What is the Addiction-Free Pain Management® System?
Developed by our Chief Clinical Officer, Dr. Stephen Grinstead, The Addiction Free Pain Management® System is our proprietary method of concurrently addressing the four quadrants of suffering: biological (physical), psychological, social, and spiritual. This system was developed in Dr. Grinstead’s own quest to find chronic pain relief without the risk of surgeries and reliance on opioid medications.
After years of continued research, his system now serves as the core foundation of our treatment curriculum. The enhanced Addiction Free Pain Management® PLUS System supports individuals to embrace more effective chronic pain management strategies with exposure to holistic and non-pharmacological modalities.
Biological/Physical Symptoms of Pain
Imagine the most intense pain you have experienced in your life. This could be breaking a bone, suffering a dislocation, or even the pain of child labor. Focus on that memory and try to remember that pain. Now imagine having this pain with you nearly every moment of every day for over six months. This is life living with a chronic pain condition.
We treating individuals who have hit a therapeutic ceiling in their pain management. Traditional or “western focused” treatments like shots and surgeries do not offer lasting relief. Opioid medications may work great at first, but often come with a host of problematic side effects – including raising an individual’s pain sensitivity. That is why a percentage of the chronic pain population must look outside the box of western medicine to find more effective ways to manage pain. Some of the modalities we use to address the physical suffering of pain include dietary changes, acupuncture, chiropractic, massage, and restorative yoga.
Psychological Symptoms of Pain
In order to effectively manage one’s pain, we have to address perception of pain. Suffering is shaped by how someone perceives their pain. Terms like agonizing, dreadful, and debilitating are often used to describe psychological suffering associated with pain. Also, co-occurring psychological disorders contribute to this perception of pain, including depression, anxiety, trauma, and PTSD. These disorders are commonly associated with chronic pain conditions, and if left untreated, can amplify or cause additional pain.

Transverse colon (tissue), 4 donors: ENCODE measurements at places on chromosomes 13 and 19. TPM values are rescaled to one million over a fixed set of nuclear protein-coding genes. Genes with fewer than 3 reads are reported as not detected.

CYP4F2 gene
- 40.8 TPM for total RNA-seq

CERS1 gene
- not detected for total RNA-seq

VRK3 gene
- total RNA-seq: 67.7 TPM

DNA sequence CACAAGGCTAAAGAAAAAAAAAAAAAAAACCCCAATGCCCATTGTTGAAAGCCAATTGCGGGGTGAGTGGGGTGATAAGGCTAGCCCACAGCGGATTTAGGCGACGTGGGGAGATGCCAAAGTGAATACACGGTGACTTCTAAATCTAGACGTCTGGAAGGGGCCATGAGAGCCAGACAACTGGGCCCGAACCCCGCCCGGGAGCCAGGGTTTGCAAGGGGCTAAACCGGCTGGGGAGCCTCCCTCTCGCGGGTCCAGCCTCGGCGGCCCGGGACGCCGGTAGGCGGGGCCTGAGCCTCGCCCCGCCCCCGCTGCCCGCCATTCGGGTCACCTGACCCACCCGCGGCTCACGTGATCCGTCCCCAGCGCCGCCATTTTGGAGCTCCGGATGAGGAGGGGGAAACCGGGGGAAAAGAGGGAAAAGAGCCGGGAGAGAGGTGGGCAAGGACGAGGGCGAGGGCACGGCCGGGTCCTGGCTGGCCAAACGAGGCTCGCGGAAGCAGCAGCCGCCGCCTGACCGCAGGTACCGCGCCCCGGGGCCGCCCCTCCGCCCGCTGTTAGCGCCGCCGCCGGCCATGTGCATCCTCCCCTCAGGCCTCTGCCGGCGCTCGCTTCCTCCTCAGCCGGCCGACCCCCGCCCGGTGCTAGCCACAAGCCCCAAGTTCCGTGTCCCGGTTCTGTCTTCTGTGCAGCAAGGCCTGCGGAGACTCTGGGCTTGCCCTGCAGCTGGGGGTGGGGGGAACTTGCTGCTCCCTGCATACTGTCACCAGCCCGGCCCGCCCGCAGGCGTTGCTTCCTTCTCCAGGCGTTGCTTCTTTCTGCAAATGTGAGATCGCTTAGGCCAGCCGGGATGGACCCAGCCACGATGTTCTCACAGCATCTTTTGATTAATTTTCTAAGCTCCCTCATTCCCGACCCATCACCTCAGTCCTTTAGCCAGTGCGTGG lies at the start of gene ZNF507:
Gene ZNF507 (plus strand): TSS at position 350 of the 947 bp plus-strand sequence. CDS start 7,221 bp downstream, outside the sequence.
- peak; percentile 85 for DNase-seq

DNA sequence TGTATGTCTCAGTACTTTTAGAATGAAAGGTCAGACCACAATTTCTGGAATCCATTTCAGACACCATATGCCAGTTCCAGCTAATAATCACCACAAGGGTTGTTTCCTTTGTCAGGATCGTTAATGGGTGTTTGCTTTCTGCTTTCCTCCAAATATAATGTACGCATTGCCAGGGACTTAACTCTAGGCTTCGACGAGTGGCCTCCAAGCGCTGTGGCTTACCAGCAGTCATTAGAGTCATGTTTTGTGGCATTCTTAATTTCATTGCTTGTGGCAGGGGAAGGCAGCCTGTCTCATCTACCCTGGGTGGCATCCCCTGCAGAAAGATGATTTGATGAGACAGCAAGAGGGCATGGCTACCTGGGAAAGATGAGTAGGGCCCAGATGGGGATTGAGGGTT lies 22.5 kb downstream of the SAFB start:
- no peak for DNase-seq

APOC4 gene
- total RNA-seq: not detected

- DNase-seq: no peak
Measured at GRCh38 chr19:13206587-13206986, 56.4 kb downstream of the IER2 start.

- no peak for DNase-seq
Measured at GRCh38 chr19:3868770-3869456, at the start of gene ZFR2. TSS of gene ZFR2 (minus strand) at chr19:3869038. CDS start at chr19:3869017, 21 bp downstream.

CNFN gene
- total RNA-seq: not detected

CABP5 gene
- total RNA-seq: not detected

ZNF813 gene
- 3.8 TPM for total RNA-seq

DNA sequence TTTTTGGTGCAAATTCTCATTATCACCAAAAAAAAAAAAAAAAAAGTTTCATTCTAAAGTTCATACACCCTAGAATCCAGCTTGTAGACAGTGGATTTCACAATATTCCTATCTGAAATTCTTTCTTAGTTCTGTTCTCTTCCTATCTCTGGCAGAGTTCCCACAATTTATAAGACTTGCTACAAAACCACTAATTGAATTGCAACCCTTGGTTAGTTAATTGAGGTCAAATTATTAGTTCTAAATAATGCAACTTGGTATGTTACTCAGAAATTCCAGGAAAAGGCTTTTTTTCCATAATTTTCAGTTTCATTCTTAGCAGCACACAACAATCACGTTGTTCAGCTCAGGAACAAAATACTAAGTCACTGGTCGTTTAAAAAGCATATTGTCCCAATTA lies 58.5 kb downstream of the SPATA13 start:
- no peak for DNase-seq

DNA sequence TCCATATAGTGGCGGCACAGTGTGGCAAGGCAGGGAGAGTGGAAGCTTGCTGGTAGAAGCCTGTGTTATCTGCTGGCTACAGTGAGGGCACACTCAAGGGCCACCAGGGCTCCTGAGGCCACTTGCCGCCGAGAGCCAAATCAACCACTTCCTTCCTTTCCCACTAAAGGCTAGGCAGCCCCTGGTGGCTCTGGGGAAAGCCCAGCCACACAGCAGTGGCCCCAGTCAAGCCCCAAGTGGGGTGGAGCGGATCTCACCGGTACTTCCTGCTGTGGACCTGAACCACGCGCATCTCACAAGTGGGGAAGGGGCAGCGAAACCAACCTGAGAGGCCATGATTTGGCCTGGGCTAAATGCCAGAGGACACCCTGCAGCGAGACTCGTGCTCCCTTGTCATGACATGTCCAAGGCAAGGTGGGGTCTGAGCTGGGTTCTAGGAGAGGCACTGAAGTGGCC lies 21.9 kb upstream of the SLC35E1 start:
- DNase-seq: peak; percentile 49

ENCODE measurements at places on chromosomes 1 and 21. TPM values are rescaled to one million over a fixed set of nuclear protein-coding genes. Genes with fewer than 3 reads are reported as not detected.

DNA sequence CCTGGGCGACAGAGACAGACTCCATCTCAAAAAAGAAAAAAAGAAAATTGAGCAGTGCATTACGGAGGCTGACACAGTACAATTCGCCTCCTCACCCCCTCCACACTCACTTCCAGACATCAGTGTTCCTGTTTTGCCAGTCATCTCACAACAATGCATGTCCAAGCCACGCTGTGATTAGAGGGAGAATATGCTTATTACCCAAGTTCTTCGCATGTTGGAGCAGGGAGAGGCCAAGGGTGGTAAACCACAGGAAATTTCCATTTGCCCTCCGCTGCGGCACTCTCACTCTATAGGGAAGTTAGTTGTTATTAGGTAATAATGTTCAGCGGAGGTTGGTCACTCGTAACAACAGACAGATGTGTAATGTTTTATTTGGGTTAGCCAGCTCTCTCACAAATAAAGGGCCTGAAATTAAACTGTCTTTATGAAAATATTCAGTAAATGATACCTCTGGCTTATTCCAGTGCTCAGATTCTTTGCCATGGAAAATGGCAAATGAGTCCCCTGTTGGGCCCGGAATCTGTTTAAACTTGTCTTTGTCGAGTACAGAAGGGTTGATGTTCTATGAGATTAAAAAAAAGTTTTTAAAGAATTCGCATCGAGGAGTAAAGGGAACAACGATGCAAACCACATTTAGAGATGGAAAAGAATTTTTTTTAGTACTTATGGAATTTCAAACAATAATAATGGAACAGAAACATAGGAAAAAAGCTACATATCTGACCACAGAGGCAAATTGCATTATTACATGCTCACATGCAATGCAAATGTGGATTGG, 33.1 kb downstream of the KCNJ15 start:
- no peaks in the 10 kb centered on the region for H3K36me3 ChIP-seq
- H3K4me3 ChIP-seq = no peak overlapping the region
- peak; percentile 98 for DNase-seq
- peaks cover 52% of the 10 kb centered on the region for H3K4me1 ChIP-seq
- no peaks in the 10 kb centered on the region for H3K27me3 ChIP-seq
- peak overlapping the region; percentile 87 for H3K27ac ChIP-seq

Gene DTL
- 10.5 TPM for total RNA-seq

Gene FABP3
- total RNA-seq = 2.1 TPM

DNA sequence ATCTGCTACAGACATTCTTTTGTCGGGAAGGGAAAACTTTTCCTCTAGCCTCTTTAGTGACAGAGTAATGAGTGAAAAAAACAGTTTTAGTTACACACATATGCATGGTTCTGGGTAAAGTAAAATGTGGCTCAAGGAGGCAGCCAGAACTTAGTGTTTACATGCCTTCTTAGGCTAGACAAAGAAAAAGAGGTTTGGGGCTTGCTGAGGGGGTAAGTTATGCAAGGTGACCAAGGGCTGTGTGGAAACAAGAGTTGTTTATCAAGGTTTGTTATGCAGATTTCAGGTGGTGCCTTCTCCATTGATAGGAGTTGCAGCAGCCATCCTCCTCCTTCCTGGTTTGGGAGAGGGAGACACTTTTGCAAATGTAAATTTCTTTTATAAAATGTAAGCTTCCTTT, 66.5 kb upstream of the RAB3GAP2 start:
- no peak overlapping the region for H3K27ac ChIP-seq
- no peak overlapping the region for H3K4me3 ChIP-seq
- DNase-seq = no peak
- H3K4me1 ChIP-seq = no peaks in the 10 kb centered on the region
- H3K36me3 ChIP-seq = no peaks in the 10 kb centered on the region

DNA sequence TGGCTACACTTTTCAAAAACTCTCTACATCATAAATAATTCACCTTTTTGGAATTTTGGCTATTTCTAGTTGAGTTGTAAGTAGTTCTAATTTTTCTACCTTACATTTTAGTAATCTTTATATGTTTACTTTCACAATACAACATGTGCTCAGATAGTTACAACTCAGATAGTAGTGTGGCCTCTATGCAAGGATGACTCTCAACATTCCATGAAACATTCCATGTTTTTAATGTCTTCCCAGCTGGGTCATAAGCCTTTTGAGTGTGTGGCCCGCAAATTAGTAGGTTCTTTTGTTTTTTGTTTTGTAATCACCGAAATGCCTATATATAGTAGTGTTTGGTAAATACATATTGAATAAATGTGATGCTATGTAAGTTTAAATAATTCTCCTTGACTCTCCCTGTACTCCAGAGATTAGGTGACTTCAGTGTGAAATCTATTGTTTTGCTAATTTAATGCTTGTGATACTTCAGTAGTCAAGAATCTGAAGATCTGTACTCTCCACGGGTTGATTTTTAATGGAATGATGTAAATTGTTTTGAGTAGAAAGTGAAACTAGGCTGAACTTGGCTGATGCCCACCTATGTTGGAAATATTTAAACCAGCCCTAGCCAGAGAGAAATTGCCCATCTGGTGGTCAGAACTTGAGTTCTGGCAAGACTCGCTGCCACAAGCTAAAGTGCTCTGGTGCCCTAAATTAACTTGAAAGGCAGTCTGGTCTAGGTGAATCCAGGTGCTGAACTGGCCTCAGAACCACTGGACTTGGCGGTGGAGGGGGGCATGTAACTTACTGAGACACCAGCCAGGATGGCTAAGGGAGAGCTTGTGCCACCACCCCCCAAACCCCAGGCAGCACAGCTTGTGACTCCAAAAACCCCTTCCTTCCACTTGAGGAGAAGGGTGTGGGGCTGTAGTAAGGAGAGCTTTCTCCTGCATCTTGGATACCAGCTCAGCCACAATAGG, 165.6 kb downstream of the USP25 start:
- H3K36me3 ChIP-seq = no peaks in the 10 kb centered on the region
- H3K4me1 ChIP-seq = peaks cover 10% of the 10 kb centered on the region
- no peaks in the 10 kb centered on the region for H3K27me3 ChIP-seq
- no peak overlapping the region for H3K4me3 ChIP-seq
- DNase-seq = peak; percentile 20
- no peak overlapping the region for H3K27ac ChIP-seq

Holistic modalities are helpful to address the psychological symptoms of pain. Mindfulness and meditative practices help shape the patient’s perception of their experiences. Other modalities that are helpful to help address depression, anxiety, trauma, and PTSD associated with a chronic pain condition include equine therapy, neurofeedback and biofeedback.
Addressing Social Symptoms of Pain
We’ve seen many marriages and partnerships come to a tragic end due to one of the partners living with an undertreated or mistreated chronic pain condition. Sometimes family members and significant others develop their own healthcare problems while trying to help someone they love, cope with chronic pain. Family and significant others often get burned out, or they become frustrated and resentful towards their loved one. A support person can become just as hopeless and helpless as their family member who is suffering and may even develop severe depression, anxiety or a sleep problems.
When it comes to this area of healing it is important to realize that many people living with chronic pain have been isolated for a long time – sometimes decades. An important part of improving levels of functioning includes helping people connect with family and friends in a new and healthy manner.
Another important area is to develop appropriate Relapse Prevention Teammates and accountability partners. We support our patients to develop relapse prevention and continuing care plans that helps to reduce isolation and connect with others in a healthy way.
Spiritual Symptoms of Pain
When someone is living for years with a chronic condition, it has the potential to disconnect them from their spiritual center. Even if someone grew up with a strong affiliation to a church or organized religion, the persistence of pain and suffering can disrupt their spiritual connection.
Many people living with chronic pain believe as if their higher power has abandoned them. No matter a patient’s religious background, we help them create to a stronger connection with their higher power, whatever that may be. Many people can also connect to a higher power and experience spirituality through art, music, and nature.
Our spiritual direction program brings an added dimension to our treatment curriculum by creating a sacred space for patients to connect with deep questions, longings, and life experiences that invite meaningful soul searching and connection.